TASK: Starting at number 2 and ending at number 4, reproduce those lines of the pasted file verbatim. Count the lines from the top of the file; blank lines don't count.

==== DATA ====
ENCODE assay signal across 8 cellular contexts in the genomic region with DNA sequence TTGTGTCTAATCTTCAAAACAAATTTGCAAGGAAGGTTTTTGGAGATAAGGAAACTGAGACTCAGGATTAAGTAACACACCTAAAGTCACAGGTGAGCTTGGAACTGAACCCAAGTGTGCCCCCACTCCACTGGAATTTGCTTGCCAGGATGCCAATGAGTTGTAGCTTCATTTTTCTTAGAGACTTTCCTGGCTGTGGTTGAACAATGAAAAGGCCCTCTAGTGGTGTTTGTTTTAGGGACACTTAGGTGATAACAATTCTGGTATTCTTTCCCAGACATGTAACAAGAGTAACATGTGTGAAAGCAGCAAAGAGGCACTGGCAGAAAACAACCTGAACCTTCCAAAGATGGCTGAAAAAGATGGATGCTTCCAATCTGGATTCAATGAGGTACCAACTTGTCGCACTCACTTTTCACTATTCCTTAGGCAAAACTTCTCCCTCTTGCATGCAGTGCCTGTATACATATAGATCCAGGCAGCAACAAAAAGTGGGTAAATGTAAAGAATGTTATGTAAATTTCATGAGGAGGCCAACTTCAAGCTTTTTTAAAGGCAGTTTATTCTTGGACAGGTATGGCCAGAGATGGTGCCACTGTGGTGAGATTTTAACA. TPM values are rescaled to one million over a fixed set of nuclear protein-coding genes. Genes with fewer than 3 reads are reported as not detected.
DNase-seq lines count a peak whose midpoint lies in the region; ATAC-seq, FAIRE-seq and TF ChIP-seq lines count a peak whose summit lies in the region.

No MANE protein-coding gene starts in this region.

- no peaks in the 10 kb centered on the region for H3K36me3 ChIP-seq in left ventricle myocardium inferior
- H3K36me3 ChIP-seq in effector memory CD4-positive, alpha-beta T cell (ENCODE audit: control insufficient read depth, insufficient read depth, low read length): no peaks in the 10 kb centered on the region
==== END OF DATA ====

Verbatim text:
DNase-seq lines count a peak whose midpoint lies in the region; ATAC-seq, FAIRE-seq and TF ChIP-seq lines count a peak whose summit lies in the region.

No MANE protein-coding gene starts in this region.

- no peaks in the 10 kb centered on the region for H3K36me3 ChIP-seq in left ventricle myocardium inferior